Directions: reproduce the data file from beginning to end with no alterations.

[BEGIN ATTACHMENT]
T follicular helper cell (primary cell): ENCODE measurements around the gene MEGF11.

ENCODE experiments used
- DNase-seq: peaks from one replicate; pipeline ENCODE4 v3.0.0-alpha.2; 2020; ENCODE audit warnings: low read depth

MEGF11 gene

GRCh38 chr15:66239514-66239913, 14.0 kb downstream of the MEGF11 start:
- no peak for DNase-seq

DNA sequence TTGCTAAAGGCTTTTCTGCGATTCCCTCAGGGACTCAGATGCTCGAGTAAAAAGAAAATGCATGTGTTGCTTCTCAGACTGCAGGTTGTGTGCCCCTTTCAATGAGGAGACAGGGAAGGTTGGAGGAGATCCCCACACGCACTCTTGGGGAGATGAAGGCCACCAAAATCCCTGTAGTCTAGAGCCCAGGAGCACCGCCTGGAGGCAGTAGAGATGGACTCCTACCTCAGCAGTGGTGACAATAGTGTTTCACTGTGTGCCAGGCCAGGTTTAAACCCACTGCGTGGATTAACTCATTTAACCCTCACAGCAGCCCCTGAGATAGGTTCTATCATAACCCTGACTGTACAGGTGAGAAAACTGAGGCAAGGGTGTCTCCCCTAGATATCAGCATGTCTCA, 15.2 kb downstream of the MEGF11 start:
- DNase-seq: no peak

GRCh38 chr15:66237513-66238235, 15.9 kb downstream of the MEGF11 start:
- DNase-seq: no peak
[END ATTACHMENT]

T follicular helper cell (primary cell): ENCODE measurements around the gene MEGF11.

ENCODE experiments used
- DNase-seq: peaks from one replicate; pipeline ENCODE4 v3.0.0-alpha.2; 2020; ENCODE audit warnings: low read depth

MEGF11 gene

GRCh38 chr15:66239514-66239913, 14.0 kb downstream of the MEGF11 start:
- no peak for DNase-seq

DNA sequence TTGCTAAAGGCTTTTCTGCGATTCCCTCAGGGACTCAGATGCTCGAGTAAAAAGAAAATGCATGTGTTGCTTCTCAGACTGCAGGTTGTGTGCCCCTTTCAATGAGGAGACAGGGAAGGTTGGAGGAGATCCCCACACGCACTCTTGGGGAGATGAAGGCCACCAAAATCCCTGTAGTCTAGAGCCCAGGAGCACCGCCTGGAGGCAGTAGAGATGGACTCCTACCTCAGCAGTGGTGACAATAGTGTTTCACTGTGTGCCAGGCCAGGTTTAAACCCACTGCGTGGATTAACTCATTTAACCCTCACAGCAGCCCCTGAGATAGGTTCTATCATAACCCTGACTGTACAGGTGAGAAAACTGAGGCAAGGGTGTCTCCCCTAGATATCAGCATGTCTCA, 15.2 kb downstream of the MEGF11 start:
- DNase-seq: no peak

GRCh38 chr15:66237513-66238235, 15.9 kb downstream of the MEGF11 start:
- DNase-seq: no peak